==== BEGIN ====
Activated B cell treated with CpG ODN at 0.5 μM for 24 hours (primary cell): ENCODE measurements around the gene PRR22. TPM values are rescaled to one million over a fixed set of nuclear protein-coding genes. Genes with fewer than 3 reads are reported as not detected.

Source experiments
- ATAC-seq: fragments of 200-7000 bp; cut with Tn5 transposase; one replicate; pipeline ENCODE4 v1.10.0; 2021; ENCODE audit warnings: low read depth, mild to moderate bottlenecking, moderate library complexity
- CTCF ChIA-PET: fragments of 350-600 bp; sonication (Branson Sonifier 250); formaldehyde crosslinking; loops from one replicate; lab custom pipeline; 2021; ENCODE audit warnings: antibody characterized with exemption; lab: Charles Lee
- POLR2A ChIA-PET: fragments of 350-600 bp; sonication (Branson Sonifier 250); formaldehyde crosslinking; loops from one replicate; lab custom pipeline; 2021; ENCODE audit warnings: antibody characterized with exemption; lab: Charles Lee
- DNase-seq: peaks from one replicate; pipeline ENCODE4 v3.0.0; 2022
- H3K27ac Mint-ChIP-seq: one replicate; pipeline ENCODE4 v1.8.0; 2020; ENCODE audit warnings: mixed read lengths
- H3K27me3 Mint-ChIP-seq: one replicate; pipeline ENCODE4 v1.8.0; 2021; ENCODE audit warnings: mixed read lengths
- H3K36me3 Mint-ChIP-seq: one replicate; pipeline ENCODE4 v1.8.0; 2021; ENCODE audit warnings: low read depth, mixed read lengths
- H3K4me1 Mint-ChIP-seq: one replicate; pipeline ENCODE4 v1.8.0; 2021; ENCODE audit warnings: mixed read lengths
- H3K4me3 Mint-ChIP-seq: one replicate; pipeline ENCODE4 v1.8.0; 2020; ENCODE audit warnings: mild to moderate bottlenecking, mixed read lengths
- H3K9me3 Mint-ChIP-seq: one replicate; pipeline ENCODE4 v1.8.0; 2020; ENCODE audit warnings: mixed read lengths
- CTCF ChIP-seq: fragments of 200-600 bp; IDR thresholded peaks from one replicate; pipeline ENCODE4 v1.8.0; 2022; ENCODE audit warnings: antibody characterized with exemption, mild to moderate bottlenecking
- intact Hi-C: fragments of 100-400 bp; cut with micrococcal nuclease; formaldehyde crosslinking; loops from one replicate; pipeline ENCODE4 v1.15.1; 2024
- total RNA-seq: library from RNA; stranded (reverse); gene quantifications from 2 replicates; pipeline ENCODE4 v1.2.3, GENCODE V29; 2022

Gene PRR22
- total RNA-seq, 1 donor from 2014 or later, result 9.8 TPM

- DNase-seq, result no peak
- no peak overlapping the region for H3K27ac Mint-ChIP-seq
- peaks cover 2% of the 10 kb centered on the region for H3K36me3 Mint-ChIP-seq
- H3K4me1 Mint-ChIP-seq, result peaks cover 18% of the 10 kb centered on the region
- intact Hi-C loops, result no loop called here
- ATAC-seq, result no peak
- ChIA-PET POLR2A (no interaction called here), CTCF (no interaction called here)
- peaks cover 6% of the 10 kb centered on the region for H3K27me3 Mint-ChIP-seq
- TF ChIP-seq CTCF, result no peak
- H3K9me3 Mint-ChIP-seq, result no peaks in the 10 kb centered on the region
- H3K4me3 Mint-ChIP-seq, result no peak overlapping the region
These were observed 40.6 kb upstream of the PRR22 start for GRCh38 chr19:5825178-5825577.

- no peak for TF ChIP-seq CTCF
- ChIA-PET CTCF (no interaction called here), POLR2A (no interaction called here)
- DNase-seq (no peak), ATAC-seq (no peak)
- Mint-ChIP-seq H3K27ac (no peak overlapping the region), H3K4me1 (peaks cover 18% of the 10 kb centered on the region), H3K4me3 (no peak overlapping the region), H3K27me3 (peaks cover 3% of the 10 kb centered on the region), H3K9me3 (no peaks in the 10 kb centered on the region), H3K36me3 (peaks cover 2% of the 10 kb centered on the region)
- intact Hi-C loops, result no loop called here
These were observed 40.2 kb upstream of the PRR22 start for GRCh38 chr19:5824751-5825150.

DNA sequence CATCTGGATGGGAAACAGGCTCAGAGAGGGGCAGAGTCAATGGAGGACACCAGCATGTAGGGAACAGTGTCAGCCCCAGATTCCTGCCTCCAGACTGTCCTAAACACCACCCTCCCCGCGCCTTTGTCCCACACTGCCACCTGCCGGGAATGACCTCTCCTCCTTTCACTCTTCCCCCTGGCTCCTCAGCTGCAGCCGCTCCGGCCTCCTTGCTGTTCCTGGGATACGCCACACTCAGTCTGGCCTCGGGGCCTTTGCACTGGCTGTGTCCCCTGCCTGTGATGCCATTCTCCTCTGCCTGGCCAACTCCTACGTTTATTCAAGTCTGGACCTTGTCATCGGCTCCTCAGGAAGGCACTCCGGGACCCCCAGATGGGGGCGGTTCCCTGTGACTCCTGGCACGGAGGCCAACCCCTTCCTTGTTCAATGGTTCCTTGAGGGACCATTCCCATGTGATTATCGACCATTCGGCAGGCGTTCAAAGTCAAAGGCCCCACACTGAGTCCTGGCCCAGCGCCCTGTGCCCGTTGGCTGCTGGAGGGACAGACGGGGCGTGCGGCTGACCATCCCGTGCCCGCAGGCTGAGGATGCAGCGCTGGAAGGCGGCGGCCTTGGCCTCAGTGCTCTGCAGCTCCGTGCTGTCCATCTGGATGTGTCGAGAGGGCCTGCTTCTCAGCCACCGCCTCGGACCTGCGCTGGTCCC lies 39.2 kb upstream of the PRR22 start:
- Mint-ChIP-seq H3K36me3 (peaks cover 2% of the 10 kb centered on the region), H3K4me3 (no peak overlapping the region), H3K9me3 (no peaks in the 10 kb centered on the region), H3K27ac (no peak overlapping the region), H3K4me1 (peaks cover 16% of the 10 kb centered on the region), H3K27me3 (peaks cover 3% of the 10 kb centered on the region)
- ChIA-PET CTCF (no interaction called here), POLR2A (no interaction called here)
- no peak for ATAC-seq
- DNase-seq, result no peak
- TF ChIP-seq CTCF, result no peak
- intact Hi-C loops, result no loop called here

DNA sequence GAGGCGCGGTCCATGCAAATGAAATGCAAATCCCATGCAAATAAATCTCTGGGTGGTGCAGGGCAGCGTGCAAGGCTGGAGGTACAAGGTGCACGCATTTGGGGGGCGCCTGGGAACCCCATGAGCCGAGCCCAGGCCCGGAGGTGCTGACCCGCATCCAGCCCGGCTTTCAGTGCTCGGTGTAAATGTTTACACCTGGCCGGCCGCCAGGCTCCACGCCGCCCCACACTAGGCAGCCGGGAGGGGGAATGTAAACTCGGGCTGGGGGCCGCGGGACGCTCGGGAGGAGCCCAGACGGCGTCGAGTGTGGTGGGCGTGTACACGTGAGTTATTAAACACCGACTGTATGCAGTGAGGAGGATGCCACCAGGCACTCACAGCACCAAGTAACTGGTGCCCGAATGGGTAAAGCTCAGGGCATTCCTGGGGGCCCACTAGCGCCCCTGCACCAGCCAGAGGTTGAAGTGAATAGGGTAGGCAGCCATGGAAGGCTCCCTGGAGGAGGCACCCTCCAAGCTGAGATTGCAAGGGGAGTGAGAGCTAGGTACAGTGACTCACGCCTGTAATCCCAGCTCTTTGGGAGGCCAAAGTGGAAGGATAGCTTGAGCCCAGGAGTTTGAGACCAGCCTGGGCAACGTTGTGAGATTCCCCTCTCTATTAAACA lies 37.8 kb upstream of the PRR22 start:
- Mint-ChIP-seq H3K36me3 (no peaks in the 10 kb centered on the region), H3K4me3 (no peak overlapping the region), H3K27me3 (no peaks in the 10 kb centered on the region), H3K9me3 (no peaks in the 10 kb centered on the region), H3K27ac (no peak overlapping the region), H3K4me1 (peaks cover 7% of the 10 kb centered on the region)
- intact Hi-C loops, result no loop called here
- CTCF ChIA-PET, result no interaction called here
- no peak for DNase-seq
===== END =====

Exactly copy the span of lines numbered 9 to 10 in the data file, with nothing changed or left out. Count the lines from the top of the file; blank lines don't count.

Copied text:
- H3K36me3 Mint-ChIP-seq: one replicate; pipeline ENCODE4 v1.8.0; 2021; ENCODE audit warnings: low read depth, mixed read lengths
- H3K4me1 Mint-ChIP-seq: one replicate; pipeline ENCODE4 v1.8.0; 2021; ENCODE audit warnings: mixed read lengths